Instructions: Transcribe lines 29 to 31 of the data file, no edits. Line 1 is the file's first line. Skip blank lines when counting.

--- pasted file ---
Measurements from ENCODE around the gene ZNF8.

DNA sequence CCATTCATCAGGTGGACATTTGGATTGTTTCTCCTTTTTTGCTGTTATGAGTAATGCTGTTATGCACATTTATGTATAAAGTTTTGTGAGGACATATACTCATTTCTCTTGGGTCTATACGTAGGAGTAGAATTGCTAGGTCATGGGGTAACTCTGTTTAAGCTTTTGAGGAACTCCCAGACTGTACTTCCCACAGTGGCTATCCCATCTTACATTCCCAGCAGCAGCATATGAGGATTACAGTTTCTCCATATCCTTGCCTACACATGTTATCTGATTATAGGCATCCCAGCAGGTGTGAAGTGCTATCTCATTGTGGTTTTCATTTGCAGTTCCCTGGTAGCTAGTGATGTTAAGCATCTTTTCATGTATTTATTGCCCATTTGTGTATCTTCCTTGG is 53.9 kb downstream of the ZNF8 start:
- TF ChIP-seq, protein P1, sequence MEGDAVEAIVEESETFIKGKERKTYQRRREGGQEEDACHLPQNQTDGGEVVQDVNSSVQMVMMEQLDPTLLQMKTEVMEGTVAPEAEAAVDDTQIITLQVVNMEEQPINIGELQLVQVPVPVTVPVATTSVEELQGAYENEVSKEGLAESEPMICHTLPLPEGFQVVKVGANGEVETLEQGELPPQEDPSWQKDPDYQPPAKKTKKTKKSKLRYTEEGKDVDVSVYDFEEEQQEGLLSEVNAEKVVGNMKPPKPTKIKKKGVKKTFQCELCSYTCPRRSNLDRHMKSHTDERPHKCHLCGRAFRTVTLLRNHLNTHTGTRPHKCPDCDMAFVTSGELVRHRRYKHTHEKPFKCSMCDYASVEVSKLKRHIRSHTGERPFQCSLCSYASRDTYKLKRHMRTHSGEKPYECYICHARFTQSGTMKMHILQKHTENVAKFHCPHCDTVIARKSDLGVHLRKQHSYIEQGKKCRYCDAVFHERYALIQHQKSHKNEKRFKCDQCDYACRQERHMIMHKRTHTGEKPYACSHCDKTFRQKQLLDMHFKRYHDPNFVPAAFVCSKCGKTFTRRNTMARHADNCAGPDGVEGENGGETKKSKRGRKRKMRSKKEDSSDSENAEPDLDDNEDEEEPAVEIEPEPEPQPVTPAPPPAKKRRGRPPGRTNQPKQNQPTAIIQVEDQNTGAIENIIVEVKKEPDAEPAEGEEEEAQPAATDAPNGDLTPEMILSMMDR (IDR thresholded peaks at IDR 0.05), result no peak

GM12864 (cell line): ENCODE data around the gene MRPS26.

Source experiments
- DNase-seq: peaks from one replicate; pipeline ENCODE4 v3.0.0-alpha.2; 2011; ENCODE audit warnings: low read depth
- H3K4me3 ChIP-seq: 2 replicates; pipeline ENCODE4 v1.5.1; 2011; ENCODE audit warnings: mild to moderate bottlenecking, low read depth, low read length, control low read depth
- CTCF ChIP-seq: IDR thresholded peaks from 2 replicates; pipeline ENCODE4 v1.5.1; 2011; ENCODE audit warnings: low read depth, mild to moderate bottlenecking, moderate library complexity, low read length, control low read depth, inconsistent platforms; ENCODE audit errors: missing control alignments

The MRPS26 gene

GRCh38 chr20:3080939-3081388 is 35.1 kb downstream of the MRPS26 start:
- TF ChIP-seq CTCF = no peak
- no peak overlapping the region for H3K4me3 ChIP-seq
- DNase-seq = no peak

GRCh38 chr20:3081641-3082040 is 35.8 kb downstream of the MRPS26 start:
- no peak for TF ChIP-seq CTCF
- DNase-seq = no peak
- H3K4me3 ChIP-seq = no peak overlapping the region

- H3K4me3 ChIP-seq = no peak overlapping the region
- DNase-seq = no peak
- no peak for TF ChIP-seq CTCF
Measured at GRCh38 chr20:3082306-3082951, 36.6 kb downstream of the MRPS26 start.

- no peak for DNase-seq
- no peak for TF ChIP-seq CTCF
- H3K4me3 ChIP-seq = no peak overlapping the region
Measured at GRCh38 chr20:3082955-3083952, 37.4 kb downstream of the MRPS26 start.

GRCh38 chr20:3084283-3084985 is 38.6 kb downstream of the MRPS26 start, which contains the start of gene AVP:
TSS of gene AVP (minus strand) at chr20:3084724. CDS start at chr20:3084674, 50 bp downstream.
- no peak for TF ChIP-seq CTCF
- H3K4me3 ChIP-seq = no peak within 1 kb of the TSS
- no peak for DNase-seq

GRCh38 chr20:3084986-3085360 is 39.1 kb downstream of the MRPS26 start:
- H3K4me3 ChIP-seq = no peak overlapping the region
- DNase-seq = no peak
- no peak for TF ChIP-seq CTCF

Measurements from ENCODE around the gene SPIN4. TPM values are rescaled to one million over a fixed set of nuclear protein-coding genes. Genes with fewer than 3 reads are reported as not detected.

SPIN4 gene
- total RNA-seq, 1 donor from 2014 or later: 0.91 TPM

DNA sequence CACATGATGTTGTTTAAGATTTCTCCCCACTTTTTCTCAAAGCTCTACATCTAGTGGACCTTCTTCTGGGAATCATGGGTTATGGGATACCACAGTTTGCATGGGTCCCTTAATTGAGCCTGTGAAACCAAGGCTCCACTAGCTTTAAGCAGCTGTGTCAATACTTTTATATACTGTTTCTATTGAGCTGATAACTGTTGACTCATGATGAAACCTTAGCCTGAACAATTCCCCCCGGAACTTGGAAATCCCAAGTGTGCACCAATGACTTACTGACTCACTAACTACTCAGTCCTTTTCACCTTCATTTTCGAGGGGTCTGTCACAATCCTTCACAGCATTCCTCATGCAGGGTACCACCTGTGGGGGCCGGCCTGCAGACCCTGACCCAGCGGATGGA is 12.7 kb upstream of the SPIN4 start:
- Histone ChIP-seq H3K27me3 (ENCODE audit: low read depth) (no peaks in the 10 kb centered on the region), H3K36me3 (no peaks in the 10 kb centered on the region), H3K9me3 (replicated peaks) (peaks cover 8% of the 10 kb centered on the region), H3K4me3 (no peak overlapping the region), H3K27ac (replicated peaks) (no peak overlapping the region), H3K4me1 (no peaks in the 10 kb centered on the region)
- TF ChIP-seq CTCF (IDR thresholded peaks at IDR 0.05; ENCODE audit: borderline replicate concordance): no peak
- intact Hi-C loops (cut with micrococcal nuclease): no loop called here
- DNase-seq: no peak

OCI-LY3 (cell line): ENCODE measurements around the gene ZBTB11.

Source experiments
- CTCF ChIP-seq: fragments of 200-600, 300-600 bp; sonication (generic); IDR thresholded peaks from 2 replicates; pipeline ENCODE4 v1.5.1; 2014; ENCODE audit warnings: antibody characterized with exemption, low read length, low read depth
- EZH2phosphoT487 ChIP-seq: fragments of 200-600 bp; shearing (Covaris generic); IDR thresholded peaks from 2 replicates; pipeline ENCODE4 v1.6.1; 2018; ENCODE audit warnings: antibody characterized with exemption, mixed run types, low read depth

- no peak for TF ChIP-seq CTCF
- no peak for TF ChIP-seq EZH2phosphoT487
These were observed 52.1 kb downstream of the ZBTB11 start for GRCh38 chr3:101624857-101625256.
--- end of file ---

- H3K4me3 ChIP-seq = no peak within 1 kb of the TSS
- no peak for DNase-seq

GRCh38 chr20:3084986-3085360 is 39.1 kb downstream of the MRPS26 start: